Kingdom Hearts Unchained X is the first game I’ve played alongside other players. Despite the various restrictions on avatar customization, the experience has been pleasant. Using the game’s chat feature, I’ve been able to ask questions and receive helpful advice for playing the game without getting racist or sexist comments. Since other video game players aren’t so lucky, I’m thankful that I’ve been able to enjoy playing the game despite the restrictions on my avatar.
While the game itself isn’t centered around my gender expression, being able to experiment with it would’ve provided as much of an escape as the rest of the game. In real life, I am told statements like “Girls should have long hair” and “Girls don’t wear tuxedoes”. In addition, I don’t have the extra money to experiment with my hair and clothes as I would like. Therefore, playing a free video game with an avatar as customizable shouldn’t be too much to ask for. Studies show that customizable avatars can help players create their ideal selves and have their avatars impact their real life selves. If playing a free video game can help me figure out my gender expression as well as give me a break from reality without getting rid of the usual gameplay, then those already represented shouldn’t get so upset.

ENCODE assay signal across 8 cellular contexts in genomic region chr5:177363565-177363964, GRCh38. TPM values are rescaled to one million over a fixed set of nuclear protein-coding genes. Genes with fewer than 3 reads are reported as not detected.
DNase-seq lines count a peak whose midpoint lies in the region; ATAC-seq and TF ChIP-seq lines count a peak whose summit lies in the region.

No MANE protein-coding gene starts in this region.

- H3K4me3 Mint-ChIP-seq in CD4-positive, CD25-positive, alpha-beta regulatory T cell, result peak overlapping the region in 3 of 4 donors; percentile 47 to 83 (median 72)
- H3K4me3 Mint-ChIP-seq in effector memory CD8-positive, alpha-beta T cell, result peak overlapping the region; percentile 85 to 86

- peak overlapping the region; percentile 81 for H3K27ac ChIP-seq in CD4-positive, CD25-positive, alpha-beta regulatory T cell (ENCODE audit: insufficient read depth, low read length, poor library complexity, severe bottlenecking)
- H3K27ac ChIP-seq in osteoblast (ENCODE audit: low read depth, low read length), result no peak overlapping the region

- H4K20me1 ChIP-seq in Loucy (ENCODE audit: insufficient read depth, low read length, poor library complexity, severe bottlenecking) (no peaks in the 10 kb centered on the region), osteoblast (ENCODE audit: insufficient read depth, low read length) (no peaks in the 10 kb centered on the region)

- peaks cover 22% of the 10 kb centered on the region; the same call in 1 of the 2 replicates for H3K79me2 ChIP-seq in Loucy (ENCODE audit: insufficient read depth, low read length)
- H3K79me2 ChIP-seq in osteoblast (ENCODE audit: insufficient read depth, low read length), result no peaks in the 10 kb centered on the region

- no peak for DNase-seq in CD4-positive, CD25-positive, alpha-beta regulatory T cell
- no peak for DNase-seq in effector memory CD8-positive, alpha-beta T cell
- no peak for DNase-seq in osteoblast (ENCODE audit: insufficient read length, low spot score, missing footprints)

People can say video games are just games, but they can have an impact in real life in helpful or harmful ways. Video games can bring out people’s hidden prejudices, but they can also bring people together. Every gamer deserves to feel they belong, especially if they don’t feel like that in real life. If reality is bad enough for so many of us, then the fictional world of video games should be an improvement, not an insult.
Latonya Pennington is a queer freelance writer and blerd. She specializes in entertainment and pop culture and has written for Revelist, Panels, Black Sci-fi, and more. When she isn’t freelancing, she can be found on Twitter, streaming shows, listening to music, reading, and writing poetry.